Last to the podium was Chairman Emeritus of Augusta National Golf Club, Billy Payne, who received the Induction Crystal from his close friend and current Augusta National Chairman Fred Ridley. Chairman Ridley acknowledged Payne’s “enthusiasm for life, his total commitment to excellence and his passion for our sport [which] has been a great inspiration.” After receiving his Crystal, Payne congratulated his fellow Inductees and Hall of Fame Members.

“Every single one of you is a personal hero of mine, and I’m honored to share the stage with you tonight,” said Payne.


Dennis Walters
United States
Lifetime Achievement Category
Dennis Walters is an elite golfer who was paralyzed from the waist-down at the age of 24 following a golf cart accident. He has since dedicated his career to sharing life lessons and inspiring fans and disabled golfers of all ages through golf clinics and special performances at more than 3,000 worldwide appearances. Former spokesperson and national ambassador for The First Tee, his message is to always continue hoping and dreaming. He is one of only 11 honorary lifetime members of the PGA of America. Walters was also honored with the 1978 Ben Hogan Award and was a 2018 recipient of the USGA’s Bob Jones Award.

Jan Stephenson
Female Competitor Category
In her first season on the LPGA Tour in 1974, Jan Stephenson was named LPGA’s Rookie of the Year. She went on to lead an impressive career with 20 professional victories, including 16 on the LPGA Tour. She is a three-time Major Champion with wins at the 1981 du Maurier, 1982 LPGA Championship and the 1983 U.S. Women’s Open. Her impact on the game extends outside of her play as one of the founders of the Women’s Senior Golf Tour. She is involved with golf course design and has made many charitable contributions including being an honorary chair of the National Multiple Sclerosis Society. Stephenson was also honored with the Order of Australia Medal in 2018 for her contributions to the game of golf.

Peggy Kirk Bell
United States
Lifetime Achievement Category
Margaret Anne “Peggy” Kirk Bell took up the game as a teenager, making a name for herself as an amateur star. She went on to become a charter member of the Ladies Professional Golf Association in 1950 after winning the 1949 Titleholders Championship and participating on the winning 1950 Curtis Cup team. She received the PGA of America’s First Lady of Golf Award in 2007 and was an avid supporter of the game as a top 100 golf instructor, becoming the first woman selected into Golf Magazine’s World Golf Teachers Hall of Fame.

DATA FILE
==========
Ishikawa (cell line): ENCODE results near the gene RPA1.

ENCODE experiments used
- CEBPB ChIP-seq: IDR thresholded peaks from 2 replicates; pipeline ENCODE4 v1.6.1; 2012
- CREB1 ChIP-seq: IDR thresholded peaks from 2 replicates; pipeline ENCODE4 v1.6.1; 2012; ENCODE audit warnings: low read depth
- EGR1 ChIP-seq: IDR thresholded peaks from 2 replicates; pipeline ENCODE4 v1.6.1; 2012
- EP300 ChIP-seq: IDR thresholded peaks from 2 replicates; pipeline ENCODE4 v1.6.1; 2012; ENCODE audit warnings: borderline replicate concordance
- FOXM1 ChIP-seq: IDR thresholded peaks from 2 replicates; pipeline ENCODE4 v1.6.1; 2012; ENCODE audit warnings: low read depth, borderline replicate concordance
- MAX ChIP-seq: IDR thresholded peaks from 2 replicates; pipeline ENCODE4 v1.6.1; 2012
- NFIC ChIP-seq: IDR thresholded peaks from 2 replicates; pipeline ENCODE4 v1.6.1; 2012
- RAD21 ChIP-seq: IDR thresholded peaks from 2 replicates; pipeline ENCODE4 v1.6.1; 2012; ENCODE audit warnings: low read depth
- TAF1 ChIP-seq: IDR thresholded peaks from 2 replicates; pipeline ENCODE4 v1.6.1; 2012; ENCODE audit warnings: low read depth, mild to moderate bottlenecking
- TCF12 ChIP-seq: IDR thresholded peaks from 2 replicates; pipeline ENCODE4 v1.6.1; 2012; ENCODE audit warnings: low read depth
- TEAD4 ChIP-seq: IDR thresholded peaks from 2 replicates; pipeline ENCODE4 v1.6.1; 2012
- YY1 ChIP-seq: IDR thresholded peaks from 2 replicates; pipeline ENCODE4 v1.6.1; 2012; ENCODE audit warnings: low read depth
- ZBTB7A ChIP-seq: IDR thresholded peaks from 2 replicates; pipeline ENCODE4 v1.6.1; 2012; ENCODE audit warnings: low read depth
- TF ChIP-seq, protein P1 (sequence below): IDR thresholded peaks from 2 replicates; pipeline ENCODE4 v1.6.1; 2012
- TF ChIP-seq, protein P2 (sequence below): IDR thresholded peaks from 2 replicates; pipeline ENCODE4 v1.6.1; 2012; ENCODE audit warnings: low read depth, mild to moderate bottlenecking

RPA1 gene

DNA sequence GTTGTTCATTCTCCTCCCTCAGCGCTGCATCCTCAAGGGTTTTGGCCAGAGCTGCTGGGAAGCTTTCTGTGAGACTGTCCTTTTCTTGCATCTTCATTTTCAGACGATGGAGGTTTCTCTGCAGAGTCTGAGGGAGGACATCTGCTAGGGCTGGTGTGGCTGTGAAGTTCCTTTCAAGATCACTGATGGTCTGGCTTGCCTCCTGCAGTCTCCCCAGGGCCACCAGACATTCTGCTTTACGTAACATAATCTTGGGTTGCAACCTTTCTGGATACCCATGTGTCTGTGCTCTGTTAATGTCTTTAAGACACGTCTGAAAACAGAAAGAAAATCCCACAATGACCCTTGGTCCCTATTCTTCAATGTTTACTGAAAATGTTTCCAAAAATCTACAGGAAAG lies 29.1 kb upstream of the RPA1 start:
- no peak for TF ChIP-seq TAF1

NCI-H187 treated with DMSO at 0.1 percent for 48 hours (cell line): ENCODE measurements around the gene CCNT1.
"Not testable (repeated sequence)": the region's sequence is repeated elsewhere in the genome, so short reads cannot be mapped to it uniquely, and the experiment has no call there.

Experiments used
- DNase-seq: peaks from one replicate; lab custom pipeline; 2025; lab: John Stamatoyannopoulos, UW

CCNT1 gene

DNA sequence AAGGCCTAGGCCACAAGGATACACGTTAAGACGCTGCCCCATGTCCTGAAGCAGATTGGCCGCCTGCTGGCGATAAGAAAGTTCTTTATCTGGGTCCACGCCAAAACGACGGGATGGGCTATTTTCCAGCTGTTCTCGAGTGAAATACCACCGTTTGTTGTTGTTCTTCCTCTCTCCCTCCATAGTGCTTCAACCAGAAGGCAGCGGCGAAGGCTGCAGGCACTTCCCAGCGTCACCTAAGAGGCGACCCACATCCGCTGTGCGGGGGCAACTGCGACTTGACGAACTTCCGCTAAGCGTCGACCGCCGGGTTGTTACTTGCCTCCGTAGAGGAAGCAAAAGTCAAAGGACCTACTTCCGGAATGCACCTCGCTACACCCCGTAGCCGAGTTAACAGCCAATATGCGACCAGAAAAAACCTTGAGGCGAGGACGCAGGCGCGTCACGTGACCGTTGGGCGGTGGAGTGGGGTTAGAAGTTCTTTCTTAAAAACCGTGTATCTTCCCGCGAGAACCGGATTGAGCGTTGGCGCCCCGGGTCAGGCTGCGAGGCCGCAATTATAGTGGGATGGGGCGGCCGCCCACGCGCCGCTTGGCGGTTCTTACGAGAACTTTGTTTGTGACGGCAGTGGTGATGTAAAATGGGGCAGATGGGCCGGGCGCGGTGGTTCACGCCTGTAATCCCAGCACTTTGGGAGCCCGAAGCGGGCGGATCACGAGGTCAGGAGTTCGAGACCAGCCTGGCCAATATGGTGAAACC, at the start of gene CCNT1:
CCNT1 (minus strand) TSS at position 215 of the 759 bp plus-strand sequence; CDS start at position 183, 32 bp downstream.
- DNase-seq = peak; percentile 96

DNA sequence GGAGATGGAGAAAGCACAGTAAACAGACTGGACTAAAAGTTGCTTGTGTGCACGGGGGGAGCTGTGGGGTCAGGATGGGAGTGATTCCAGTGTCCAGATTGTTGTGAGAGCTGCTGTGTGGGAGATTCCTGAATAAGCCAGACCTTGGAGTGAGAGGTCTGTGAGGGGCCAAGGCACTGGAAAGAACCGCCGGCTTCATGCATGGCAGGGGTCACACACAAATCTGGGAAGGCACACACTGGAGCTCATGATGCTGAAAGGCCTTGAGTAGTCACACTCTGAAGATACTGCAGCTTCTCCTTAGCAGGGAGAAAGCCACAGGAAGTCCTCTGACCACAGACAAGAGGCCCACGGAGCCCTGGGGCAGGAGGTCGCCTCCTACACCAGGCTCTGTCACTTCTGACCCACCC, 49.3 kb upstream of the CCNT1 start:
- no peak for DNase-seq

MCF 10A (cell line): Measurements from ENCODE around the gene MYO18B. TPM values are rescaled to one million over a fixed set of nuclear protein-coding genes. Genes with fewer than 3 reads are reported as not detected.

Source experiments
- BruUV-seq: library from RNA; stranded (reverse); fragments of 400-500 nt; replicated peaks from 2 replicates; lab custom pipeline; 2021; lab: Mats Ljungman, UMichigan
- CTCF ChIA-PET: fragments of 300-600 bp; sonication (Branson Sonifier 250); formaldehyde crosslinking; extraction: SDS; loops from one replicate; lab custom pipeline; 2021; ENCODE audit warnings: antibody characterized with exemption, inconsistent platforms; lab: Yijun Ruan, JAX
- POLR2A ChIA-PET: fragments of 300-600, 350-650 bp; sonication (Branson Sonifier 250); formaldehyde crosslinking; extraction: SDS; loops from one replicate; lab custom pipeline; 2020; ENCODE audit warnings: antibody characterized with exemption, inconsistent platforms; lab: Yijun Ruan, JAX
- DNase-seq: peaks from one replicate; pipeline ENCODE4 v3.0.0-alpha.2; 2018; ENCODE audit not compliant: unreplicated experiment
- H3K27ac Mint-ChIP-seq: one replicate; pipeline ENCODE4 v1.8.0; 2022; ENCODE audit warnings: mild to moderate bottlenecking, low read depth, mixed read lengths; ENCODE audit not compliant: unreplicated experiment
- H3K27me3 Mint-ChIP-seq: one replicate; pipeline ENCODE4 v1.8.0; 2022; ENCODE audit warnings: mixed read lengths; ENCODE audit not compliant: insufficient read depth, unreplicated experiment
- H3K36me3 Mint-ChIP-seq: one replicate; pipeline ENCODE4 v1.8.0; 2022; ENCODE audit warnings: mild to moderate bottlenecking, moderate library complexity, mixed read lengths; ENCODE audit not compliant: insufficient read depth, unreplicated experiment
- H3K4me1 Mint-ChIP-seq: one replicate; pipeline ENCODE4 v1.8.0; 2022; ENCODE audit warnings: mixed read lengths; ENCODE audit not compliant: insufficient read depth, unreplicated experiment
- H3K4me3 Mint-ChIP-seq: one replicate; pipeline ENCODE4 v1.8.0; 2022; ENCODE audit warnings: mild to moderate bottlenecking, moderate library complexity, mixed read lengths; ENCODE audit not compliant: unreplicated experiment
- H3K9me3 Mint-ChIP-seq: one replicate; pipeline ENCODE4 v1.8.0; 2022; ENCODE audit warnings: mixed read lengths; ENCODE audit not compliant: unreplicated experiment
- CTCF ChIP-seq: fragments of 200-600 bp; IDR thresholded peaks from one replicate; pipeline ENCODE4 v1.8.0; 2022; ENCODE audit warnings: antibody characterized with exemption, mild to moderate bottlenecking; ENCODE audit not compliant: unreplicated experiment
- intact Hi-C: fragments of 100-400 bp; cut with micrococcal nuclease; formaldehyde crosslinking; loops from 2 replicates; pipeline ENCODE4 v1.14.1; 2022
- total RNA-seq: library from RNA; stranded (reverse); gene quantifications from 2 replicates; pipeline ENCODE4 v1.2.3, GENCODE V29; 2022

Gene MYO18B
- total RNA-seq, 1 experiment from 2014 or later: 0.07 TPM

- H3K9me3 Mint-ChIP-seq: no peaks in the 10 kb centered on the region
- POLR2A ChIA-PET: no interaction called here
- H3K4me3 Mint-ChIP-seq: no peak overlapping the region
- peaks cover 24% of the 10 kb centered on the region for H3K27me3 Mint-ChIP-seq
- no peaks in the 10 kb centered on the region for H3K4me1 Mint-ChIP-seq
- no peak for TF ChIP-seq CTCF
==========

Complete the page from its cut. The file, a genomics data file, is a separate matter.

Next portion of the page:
Retief Goosen
South Africa
Male Competitor Category
Known affectionately as “The Goose,” Retief Goosen sat within the Official World Golf Ranking’s top 10 for more than 250 weeks from 2001 through 2007. His 33 worldwide wins include two U.S. Open Championships in 2001 – the same year he was named European Tour Player of the Year – and 2004. Goosen led the European Tour Order of Merit in 2001 and 2002. He also played in six consecutive Presidents Cups from 2000 to 2011 as part of the International Team.

Billy Payne
United States
Lifetime Achievement Category
During his 11 years as Chairman of Augusta National Golf Club and the Masters Tournament from 2006 to 2017, William Porter “Billy” Payne oversaw a number of significant achievements. He originated Drive, Chip and Putt with the USGA and PGA of America in 2013 and established the Asia-Pacific Amateur and Latin America Amateur Championships, each offering guaranteed Masters’ invitations to the winners. Named the recipient of the GWAA’s William D. Richardson Award, Payne also received the Olympic Order of Gold after serving as president and CEO of the Atlanta Committee for the Olympic Games from 1992 to ’96. Continuing his legacy and involvement with the Olympics, Payne was a key figure in the successful return of golf to the 2016 Games.

Leave a Reply

Notify of